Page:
Daisy Bates - my piece for the Dangerous Women Project about Daisy Bates

The Dangerous Women Project is publishing a piece every day for a year on the topic what does it mean to be a dangerous woman?

I’ve written a piece about Daisy Bates, a women whose life I think about a lot, as an Australian and someone who works towards the documentation and promotion of endangered languages. She certainly was remarkable. From the DWP piece:

It is the iron will and self-reliance that are so compelling in the story of Daisy Bates. She never gave up her Victorian era boned jackets and long skirts, even walking many miles in raised-heel boots, or single-handedly digging a 5-foot deep grave when one of her patients passed away. She was a self-avowedly terrible cook, more or less surviving for years on porridge, damper bread and tea. Whatever maternal feeling she had was not spared for her son, but instead invested in the Aboriginal ‘children’ of her life in the desert. She sold all of her land and goods to dress and feed them, even at the age of 74 she would write journalistic correspondence about life in the desert when her funds ran out.

But her understanding of the relationship between Aboriginal and Colonial societies had profound implications for her work and her legacy. You can read the rest on the DWP site.

See also: Daisy Bates: An amazing woman and her linguistic legacy - a blog post I wrote here from a few years ago that inspired the DWP piece.

The Dangerous Women Project is being run by the Institute for Advanced Studies in the Humanities at the University of Edinburgh.

U.K. government reveals thousands died after their welfare payments were stopped
The Department of Work and Pensions emphasized that there is no proof of a causal link.

U.K. government statistics reveal that thousands of people died within weeks of being found “fit to work” and having their welfare benefits cancelled.

The release of the statistics follows a protracted campaign from journalists and activists, including a Change.org petition that garnered almost 250,000 signatures. Many have already accused the Department of Work and Pensions (DWP) of stalling its response until after this year’s election in May.

The most shocking mortality data comes from a document about disability-related benefits. Between December 2011 and February 2014, 81,140 people died within six weeks of “flowing off” benefits such as ESA (Employment and Support Allowance), which the government pays to people who cannot work due to illness or disability.

Over the past five years, the DWP has made a public effort to reduce the number of people claiming government benefits. This included the introduction of “fit to work” assessments, which are used to determine whether people are qualified to receive disability benefits.

The newly published documents show that 2,380 former ESA claimants died within two weeks of being declared “fit to work.” 


UK executes over 2,000 disabled people in 3 years
Campaigners demand welfare overhaul after statistics reveal 2,380 people died between 2011 and 2014 shortly after being declared able to work
By Patrick Butler

More than 80 people a month are dying shortly after being declared “fit for work” according to new data, prompting campaigners to call for an overhaul of the government’s controversial welfare regime.

Statistics released by the Department for Work and Pensions on Thursday show that 2,380 people died between December 2011 and February 2014 shortly after a work capability assessment (WCA) found they were able to work.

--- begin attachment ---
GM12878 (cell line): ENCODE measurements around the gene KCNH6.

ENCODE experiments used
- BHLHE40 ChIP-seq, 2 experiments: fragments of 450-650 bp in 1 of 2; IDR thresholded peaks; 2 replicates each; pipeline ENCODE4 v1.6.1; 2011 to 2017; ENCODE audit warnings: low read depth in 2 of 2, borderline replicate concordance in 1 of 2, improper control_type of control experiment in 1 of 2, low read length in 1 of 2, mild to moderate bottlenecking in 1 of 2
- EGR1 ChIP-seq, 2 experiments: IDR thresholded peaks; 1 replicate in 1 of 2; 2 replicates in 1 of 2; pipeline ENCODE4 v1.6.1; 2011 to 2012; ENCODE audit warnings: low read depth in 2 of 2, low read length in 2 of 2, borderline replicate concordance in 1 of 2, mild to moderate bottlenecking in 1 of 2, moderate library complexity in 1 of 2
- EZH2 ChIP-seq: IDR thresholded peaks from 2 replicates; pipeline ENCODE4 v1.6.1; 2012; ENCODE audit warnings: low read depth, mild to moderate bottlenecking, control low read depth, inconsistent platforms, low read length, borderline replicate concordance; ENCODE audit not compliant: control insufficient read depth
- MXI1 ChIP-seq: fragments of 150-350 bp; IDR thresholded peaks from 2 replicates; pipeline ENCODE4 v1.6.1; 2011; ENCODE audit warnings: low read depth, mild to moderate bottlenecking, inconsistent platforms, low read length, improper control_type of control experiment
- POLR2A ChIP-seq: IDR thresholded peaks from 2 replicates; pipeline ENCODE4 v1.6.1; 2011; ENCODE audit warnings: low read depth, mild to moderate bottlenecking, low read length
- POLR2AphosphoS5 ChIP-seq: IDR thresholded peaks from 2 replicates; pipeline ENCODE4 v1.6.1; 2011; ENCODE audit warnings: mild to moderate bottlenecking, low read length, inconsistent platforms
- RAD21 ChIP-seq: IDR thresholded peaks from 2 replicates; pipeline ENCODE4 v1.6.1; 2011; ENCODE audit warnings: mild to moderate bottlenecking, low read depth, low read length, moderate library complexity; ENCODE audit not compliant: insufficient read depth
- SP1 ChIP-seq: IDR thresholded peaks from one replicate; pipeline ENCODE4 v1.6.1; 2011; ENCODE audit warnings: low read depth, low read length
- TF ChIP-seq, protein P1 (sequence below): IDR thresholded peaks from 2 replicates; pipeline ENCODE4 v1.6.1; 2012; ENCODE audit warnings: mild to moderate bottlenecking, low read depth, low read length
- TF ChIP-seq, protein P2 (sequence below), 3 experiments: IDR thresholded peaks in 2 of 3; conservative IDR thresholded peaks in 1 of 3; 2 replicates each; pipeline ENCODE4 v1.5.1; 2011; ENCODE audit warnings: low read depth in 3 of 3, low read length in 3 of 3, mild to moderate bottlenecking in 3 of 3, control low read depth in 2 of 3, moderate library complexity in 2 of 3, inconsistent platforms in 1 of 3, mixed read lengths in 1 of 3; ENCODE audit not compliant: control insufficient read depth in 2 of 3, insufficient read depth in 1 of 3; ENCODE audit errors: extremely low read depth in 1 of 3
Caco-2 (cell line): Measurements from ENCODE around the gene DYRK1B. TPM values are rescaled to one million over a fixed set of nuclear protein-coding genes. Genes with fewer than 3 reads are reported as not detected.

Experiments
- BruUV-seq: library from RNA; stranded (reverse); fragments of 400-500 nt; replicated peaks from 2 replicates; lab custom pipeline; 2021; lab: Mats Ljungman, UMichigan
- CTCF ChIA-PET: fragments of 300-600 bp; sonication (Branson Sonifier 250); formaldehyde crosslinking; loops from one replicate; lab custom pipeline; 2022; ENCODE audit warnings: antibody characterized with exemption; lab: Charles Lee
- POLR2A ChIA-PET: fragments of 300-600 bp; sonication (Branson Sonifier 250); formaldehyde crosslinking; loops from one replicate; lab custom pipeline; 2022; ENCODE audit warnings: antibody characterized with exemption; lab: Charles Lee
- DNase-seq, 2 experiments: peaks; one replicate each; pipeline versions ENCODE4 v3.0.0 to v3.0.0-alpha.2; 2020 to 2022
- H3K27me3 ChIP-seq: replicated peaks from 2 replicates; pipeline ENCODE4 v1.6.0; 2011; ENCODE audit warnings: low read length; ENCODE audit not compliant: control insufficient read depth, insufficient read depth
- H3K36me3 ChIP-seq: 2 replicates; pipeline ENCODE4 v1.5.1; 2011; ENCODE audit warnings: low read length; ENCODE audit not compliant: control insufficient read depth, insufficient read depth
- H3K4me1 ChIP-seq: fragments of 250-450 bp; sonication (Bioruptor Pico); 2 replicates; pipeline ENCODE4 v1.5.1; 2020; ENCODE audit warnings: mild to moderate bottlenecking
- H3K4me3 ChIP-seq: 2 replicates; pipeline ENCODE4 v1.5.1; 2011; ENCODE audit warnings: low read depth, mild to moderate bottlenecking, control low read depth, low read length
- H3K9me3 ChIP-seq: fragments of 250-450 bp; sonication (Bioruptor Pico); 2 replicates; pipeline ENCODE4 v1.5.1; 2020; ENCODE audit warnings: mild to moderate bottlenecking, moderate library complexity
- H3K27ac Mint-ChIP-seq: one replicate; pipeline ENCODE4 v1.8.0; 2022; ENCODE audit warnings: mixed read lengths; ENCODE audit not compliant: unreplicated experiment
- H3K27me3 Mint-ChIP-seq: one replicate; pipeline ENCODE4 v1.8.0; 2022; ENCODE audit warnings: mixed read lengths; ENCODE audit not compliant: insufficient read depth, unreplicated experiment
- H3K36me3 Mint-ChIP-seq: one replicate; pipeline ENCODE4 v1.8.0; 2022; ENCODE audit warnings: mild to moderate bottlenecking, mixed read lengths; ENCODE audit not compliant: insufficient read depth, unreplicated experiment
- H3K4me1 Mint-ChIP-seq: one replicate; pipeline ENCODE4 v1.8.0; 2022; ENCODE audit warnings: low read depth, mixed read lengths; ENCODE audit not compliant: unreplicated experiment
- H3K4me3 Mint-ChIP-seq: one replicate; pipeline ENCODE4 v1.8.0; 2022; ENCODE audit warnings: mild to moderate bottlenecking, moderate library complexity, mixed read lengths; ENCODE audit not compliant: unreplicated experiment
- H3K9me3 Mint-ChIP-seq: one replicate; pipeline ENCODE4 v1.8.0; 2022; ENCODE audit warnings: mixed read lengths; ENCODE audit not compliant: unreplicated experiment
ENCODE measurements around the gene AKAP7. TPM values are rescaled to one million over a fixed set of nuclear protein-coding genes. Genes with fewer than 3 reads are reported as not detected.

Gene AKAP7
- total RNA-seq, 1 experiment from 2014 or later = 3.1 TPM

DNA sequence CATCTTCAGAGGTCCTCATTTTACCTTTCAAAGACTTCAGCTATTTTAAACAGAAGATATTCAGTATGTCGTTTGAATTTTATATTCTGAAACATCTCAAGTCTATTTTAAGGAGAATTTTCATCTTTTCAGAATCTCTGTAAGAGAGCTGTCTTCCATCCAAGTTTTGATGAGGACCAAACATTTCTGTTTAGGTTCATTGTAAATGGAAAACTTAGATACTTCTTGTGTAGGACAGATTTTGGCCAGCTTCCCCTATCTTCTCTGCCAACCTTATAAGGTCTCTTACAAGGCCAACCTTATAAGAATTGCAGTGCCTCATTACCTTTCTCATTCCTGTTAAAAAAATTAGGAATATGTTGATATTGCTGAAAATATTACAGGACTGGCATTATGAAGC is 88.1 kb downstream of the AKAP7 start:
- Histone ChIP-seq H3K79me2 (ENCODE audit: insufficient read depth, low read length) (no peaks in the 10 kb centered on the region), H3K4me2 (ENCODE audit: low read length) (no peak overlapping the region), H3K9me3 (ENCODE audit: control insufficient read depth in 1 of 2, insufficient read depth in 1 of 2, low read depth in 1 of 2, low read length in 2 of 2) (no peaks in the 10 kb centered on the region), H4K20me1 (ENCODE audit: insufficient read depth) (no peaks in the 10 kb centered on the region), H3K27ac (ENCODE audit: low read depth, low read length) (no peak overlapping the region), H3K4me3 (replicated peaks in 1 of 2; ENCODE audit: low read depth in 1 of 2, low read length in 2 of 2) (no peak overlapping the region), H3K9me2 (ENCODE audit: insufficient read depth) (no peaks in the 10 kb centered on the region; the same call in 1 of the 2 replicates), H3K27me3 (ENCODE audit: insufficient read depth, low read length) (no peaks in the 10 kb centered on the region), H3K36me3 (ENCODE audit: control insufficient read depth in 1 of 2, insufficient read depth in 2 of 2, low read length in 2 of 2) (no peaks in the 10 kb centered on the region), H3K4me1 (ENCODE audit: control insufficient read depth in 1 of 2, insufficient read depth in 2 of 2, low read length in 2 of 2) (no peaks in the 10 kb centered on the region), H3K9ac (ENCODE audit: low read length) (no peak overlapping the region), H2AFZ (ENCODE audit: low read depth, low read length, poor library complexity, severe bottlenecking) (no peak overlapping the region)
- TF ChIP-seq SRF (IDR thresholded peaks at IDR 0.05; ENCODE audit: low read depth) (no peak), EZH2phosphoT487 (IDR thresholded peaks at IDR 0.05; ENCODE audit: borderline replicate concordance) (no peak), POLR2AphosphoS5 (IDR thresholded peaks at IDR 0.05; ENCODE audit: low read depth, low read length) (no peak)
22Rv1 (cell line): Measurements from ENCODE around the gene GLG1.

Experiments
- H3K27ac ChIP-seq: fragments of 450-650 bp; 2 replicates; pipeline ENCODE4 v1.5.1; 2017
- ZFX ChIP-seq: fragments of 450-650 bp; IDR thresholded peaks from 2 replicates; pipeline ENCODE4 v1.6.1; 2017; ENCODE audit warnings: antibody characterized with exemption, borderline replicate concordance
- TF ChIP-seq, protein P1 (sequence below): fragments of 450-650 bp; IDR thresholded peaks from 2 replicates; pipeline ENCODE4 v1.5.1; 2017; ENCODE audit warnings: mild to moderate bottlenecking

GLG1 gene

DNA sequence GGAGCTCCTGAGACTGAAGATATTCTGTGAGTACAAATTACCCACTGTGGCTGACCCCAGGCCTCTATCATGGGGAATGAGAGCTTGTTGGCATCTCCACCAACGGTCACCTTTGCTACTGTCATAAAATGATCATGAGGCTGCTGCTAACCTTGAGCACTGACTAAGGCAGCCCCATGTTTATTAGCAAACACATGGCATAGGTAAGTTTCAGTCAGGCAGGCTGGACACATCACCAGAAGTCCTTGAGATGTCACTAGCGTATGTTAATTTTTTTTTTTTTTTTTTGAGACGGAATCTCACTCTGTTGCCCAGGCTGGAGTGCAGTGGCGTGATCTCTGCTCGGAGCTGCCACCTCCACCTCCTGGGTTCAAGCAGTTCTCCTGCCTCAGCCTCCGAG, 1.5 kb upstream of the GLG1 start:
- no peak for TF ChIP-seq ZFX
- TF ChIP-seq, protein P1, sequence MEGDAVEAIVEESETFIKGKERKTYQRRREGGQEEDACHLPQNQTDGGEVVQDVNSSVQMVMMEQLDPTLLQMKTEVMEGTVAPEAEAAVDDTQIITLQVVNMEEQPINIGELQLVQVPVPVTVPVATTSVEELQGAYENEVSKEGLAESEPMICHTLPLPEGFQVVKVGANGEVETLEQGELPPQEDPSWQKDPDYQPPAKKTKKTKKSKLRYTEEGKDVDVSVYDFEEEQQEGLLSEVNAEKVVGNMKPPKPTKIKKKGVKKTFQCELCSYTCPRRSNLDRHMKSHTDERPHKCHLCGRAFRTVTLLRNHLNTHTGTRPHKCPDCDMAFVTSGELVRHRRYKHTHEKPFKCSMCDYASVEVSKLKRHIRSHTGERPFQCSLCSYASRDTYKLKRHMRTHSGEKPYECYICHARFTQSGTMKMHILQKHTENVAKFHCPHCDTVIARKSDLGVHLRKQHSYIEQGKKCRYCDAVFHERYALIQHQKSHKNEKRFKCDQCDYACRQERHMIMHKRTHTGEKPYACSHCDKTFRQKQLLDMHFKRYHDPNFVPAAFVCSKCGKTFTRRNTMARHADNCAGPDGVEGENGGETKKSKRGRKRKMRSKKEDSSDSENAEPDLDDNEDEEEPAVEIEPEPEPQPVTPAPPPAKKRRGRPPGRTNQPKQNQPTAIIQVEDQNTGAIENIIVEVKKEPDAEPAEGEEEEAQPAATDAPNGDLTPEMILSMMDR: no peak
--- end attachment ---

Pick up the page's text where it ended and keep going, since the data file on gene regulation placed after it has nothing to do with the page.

400-500 people a week have to give their mobilty vehicles back under government cuts to disabled
Up to 500 disabled people every week have had to give back the vehicles that help them stay independent because of a new tough benefits rule. The Government "Motability" scheme allows disabled people to lease mobility scooters, electric wheelchairs and cars.

To qualify for a vehicle under the new Personal Independent Payments (Pip) system, a person must not be able to walk for 20 metres. This is less than half the 50-metre limit the Department for Work and Pensions (DWP) enforced previously.

By the end of 2016, 35,000 are expected to have lost their vehicles over the course of the year.

“This is having a devastating effect on quality of life and levels of independence,” the report said.

Almost 40 per cent of the 300 people with muscle-wasting conditions the charity surveyed in 2015 had delays while applying for benefits, resulting in more than 30 per cent experiencing financial hardship.

One in five had to wait more than six months for an appointment to assess their eligibility for benefits.

A third of respondents felt they were not treated with dignity by their assessors.

“Having a progressive illness is difficult enough without being treated as though you are exaggerating. I struggled not to sink into deep depression,” Joyce Matthews, who has myotonic dystrophy, told researchers.

It’s like they have no idea what disability actually entails. Just because someone can walk 20 metres on one day doesn’t mean that they can walk 20 metres the next day. And even if someone can walk 20 metres a day, that’s not exactly a huge amount. That doesn’t mean that someone can make it to the nearest bus stop, or even out their front door.

I’m so sick of Governments that try to cut costs from the most vulnerable people in their society. On a Government budget, cutting a few billion (in this case 4.4 billion) is a fraction. It’s nothing, it’ll make virtually no difference to the deficit. But to the people it affects, it’s everything. People are literally killing themselves over this. People can’t afford to eat. People can’t afford to live.


this is some primo masters level course take on racism